Further thoughts on this whole ‘learn about your culture’ thing:
Culture is not genetic.
You are not automatically a member of a culture because you are descended from it.
This is actually a really big issue for transracially adopted children because, for example, an infant adopted from China by a white family in America not only has no real access to the culture of their Chinese birth family, but also probably doesn’t have much/any access to the Chinese-American community (and yes, these are two separate and different cultures). They are most likely to be raised in ‘Default American’ culture, unless the white family in question is very aware of thier ethnic roots and identifies culturally as “[Ethnicity] American” in which case they will have THOSE cultural experiences.
But they also won’t get the privileges of whiteness because they are not white.
Being African American is different from being Black British, and they are both different from being Nigerian, even if the people in question are identical triplets separated at birth - they will have different cultures. Because race is not culture and culture is not genetic.
Your culture is defined exclusively by your experiences; the people you know and interact with and the cultural artifacts that impact your life. Your culture can shift and change over the course of your life as you gain more experiences and know different people, but your old experiences never go away (especially your formative ones). You don’t lose one culture when you gain access to and understanding of another. You don’t share the cultural experiences and context of people who were raised in a culture by joining it as an adult. That’s not how culture works.
How does this tie to the original post?
The original post is about whiteness and how it is a cultural eraser. How people who are white are (especially in America) led to believe that they don’t have a culture. It implores white people to find out who they are.
Sometimes that answer isn’t as interesting as they hope, apparently.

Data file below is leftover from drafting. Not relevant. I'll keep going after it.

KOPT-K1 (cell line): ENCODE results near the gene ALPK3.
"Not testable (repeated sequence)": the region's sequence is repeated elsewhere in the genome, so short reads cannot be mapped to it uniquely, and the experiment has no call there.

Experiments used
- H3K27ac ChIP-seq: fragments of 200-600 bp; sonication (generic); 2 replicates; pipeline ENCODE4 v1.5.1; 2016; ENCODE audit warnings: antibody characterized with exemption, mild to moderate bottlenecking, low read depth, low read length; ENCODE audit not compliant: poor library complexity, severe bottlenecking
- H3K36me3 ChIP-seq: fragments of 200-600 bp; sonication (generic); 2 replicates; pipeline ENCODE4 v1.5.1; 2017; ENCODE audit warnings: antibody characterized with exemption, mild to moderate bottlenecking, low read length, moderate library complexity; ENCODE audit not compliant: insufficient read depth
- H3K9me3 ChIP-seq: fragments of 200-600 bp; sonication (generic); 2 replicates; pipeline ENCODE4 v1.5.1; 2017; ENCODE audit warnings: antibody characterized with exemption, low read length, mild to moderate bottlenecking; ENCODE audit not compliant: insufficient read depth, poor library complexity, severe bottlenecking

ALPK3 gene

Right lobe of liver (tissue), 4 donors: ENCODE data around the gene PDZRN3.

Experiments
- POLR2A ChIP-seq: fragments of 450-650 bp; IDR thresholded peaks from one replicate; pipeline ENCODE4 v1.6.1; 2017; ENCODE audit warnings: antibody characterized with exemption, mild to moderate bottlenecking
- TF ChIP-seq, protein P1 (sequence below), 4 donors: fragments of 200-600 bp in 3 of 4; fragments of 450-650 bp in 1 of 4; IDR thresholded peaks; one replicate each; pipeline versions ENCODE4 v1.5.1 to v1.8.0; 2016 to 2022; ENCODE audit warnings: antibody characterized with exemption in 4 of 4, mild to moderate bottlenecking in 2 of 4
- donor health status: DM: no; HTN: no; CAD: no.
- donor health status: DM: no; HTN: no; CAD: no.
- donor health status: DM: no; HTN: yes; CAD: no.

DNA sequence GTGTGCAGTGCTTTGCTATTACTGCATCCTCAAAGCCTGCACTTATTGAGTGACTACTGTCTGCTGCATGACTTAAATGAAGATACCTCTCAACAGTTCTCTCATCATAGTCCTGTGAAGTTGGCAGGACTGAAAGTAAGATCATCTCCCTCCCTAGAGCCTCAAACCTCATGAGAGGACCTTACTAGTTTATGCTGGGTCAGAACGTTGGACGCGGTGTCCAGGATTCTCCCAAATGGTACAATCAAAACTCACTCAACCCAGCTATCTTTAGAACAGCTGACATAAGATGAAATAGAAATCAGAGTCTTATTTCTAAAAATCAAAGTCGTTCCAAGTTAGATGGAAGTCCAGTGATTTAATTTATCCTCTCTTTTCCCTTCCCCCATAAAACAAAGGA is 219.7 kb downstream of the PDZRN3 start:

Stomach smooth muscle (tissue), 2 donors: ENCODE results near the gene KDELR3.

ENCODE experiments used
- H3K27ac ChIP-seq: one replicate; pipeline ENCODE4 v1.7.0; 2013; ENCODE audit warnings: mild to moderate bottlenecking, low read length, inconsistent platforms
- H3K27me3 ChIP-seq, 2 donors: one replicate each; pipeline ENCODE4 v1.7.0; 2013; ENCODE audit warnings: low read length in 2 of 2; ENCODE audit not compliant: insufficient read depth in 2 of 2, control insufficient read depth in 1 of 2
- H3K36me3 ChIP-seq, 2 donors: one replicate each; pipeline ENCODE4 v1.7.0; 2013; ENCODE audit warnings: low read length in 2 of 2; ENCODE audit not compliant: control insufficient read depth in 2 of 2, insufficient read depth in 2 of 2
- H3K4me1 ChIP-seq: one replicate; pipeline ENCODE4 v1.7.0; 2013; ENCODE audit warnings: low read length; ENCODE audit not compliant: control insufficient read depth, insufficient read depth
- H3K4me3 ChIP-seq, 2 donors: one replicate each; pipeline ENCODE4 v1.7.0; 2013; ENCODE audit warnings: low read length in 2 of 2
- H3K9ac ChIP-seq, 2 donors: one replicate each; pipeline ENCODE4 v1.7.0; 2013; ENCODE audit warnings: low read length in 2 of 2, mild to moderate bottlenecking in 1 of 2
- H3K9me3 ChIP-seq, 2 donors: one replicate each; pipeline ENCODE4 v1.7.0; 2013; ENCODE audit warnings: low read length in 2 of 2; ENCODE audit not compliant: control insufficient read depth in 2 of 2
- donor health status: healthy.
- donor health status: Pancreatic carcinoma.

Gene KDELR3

Added thoughts because of something that someone said in an ask:
Heritage is separate from culture and yes, that IS genetic. If you’re looking into your family history to find out what culture your ancestors were from and how they lived and how/if it relates to your current family and their practices, that’s researching your heritage. It’s pretty awesome. But let’s say your culture, as described as above, is ‘Default American’. You plug in your family history into Ancestry.com and find out that your great-great-grandparents were Irish, Flemish, Portuguese Jewish, and Serbian.
But you don’t magically become any of those cultures.
You especially don’t become the cultures of a century ago, which were vastly different than the cultures that occur today in the geographic locations that those cultures are associated with, because time is as much a cultural factor as place. Look at the vast differences between being an American in 1950 and being one in 2012 - and the ones from 1950 are by and large STILL AROUND - though most who are were children in 1950, which is very different from being adult in 1950, because AGE IS ALSO PART OF CULTURE.
I think that because the original post named a bunch of heritages that are also cultures, and didn’t explicitly tack -American onto all the ethnicities (I figured it was implied and left that way because the OP doesn’t presume all tumblr readers are American) that people have confused culture and heritage in a lot of the commentary.